In September 2013, viewers across the world watched the 62nd and final episode of the hit AMC show Breaking Bad, a show about a chemistry teacher, Walter White, who becomes a methamphetamine kingpin after learning that he has cancer. What people may not have realized is that in this final episode, Walter employed a technique commonly used by cybercriminals, known as Social Engineering, and the show offered a very realistic illustration of a threat regarding which all businesses and individuals should be aware.
In the final episode – “Felina” – the show depicts Walter White at a New Mexico gas station, preparing to return home to Albuquerque. He stops by a pay phone and makes what appears to be an innocent phone call to the New York Times, but instead of calling as himself, he imitates a New York Times reporter. He deftly states that he needs to track down the Schwartzes, the billionaires Walter helped make rich, for an interview. His convincing performance, by using social cues and leveraging his limited knowledge of the couple, allows him to extract the couple’s full address and schedule. He then goes about executing his version of “revenge.”
By imitating another person within a large organization like the New York Times, Walter successfully extracted information he had no authority to receive. This technique is known as Social Engineering. Social Engineering is the practice of “non-technical intrusion” that “bypasses or otherwise breaks normal security procedures.” Social Engineering is precisely what Walter did. The person on the other end of the phone at the fictional New York Times had the authority to access certain data. Walter bypassed any sort of checks the fictional New York Times had for its data by exploiting that person. These types of attack are becoming increasingly sophisticated. The potential for social engineering is the main reason why a typical phone call to your TV or Internet provider requires you to provide some information to validate your identify before the call can continue. PC World describes five different types of social engineering techniques. This isn’t an exhaustive list, but it’s a good one.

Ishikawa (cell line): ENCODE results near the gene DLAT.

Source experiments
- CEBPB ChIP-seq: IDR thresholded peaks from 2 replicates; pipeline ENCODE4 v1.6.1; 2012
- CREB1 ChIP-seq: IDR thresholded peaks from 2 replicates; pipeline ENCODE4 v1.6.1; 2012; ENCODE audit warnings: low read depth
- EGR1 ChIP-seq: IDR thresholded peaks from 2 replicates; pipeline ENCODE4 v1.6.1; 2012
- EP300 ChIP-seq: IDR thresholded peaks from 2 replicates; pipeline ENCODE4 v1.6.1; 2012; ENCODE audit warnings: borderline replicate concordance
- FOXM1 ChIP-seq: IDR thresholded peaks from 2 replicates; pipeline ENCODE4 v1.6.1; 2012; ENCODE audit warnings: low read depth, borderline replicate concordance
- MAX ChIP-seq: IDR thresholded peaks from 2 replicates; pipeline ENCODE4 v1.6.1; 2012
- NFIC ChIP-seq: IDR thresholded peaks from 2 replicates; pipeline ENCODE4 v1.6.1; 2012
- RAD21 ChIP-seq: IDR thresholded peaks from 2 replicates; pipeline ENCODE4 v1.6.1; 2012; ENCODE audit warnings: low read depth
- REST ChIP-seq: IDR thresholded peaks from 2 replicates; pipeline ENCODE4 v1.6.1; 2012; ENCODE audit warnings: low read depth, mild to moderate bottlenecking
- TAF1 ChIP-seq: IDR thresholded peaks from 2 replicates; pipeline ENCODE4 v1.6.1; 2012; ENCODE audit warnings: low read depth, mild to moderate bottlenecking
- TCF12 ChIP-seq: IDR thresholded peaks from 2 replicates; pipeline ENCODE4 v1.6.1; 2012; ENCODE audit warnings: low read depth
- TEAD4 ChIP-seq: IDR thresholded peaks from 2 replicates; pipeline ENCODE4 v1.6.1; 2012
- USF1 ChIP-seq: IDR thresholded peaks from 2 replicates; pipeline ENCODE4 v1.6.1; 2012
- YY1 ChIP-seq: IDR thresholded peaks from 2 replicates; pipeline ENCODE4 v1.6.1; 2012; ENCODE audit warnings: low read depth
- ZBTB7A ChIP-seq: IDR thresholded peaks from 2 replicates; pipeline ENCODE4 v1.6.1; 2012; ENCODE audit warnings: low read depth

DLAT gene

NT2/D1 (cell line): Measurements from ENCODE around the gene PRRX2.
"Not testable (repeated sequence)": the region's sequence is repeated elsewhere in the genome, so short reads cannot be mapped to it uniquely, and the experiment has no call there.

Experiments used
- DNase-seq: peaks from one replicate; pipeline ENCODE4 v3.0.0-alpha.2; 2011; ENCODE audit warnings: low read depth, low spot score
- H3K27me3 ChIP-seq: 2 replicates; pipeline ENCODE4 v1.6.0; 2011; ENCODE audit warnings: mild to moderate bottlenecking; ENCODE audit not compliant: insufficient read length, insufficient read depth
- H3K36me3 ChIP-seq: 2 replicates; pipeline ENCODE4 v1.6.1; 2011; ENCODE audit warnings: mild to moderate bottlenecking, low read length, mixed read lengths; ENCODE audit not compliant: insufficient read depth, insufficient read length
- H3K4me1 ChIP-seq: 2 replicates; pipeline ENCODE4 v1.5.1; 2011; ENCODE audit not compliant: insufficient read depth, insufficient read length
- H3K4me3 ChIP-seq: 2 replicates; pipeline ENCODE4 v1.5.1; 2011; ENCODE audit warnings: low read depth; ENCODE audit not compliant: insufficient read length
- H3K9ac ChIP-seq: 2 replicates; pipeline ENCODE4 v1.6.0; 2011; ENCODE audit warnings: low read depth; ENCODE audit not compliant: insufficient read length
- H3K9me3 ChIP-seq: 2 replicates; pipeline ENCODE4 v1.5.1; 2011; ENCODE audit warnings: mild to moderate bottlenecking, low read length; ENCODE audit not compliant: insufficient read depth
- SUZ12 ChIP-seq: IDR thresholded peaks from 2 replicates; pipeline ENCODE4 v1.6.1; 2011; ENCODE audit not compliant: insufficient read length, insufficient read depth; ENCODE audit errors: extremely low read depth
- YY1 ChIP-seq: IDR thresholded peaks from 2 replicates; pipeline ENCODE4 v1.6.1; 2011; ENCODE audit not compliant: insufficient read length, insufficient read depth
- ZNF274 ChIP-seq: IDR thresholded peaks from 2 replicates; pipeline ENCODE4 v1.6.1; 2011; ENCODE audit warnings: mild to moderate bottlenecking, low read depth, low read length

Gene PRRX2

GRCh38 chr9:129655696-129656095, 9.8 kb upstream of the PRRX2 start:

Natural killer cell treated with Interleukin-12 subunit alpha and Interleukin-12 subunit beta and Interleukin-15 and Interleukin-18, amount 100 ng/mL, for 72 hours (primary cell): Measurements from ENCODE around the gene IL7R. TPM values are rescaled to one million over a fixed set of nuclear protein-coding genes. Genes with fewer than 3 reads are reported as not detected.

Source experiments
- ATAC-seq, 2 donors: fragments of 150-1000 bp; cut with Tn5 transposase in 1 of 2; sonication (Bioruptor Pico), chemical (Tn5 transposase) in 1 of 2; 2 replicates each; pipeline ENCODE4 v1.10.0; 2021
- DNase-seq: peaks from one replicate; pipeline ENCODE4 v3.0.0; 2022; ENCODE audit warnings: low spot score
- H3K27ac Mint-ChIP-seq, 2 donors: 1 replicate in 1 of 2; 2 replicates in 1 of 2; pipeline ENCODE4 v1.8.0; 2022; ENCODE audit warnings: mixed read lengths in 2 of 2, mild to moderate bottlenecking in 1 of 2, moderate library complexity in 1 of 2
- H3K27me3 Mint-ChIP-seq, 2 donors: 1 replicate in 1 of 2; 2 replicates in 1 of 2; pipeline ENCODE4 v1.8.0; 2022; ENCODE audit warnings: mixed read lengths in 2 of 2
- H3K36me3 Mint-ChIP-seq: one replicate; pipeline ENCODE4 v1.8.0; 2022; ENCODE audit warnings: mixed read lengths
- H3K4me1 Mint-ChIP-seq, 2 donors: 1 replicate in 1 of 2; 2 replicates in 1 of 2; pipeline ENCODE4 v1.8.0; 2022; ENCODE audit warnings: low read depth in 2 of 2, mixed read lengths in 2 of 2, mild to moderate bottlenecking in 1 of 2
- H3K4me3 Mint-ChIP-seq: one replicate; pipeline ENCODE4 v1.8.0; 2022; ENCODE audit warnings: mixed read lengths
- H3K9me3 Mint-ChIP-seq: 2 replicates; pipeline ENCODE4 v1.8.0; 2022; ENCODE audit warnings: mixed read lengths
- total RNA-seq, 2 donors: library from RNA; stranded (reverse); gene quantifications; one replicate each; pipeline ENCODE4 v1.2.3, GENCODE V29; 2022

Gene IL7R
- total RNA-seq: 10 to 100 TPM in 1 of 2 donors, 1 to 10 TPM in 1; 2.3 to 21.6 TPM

The best way to combat Social Engineering is to develop a comprehensive Information Security Program which takes the potential for social engineering into account and includes training for your entire workforce to spot it, avoid it and report it. WebRoot has a great list of suggestions for how to avoid social engineering attacks (as well as another good list of various social engineering techniques). Avoiding social engineering isn’t that hard, but data thieves are always looking for the weakest link in the chain, so if your entire organization is not trained and continually re-trained about social engineering and the latest techniques, the data safeguarded by your organization is as vulnerable as your most gullible employee.